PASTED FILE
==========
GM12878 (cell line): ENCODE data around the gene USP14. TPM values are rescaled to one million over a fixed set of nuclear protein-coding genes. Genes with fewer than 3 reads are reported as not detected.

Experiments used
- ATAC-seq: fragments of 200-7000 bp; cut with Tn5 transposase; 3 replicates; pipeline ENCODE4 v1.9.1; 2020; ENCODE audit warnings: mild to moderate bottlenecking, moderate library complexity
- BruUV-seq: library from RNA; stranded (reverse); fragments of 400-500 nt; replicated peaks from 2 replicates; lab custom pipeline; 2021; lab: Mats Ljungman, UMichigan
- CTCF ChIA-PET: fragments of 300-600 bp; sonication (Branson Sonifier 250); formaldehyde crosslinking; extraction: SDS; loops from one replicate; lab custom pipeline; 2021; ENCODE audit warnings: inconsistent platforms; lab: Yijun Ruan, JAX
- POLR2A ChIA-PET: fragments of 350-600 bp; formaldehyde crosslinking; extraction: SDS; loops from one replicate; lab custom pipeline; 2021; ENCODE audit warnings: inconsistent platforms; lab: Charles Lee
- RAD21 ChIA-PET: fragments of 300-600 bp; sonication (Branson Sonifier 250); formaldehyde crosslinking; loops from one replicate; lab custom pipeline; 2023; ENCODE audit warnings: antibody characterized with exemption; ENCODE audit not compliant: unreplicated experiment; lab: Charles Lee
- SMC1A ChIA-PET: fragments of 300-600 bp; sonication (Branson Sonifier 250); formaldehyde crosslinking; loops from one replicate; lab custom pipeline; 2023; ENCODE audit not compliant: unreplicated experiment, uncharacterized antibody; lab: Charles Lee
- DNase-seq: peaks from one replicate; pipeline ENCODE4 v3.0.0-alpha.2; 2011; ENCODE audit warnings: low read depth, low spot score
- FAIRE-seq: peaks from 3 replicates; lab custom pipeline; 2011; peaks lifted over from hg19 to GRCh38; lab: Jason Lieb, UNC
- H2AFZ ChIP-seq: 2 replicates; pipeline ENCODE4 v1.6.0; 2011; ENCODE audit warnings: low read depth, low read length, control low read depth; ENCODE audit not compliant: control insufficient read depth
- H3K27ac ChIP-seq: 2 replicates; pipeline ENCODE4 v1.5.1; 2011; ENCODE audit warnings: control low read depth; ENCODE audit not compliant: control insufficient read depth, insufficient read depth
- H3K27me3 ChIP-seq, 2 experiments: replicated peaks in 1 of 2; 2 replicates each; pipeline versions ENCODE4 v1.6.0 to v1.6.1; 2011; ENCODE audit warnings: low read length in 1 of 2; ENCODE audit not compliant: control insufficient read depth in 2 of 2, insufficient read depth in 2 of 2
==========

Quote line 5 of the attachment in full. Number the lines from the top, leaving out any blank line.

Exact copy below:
- CTCF ChIA-PET: fragments of 300-600 bp; sonication (Branson Sonifier 250); formaldehyde crosslinking; extraction: SDS; loops from one replicate; lab custom pipeline; 2021; ENCODE audit warnings: inconsistent platforms; lab: Yijun Ruan, JAX